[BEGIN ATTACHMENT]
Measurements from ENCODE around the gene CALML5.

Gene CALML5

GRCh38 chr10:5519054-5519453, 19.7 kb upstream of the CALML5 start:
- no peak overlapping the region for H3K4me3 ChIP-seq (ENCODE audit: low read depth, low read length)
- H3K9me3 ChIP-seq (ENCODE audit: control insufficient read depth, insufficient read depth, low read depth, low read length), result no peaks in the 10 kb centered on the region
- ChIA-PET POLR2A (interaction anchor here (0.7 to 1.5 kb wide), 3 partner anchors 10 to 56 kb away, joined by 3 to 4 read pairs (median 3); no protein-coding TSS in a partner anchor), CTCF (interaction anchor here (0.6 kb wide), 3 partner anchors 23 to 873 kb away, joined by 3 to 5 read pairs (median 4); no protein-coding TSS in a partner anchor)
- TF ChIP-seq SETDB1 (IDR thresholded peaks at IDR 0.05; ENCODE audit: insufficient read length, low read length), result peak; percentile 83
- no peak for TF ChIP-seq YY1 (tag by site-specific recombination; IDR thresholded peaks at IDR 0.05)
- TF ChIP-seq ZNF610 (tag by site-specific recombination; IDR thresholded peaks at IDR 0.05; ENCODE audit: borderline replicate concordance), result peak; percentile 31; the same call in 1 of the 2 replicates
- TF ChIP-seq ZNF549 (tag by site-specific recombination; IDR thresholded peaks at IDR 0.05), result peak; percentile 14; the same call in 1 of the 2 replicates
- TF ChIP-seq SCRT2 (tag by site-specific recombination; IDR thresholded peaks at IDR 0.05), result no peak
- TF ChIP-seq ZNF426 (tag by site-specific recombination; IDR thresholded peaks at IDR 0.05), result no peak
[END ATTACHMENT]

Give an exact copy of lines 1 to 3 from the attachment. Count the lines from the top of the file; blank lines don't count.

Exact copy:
Measurements from ENCODE around the gene CALML5.

Gene CALML5

GRCh38 chr10:5519054-5519453, 19.7 kb upstream of the CALML5 start: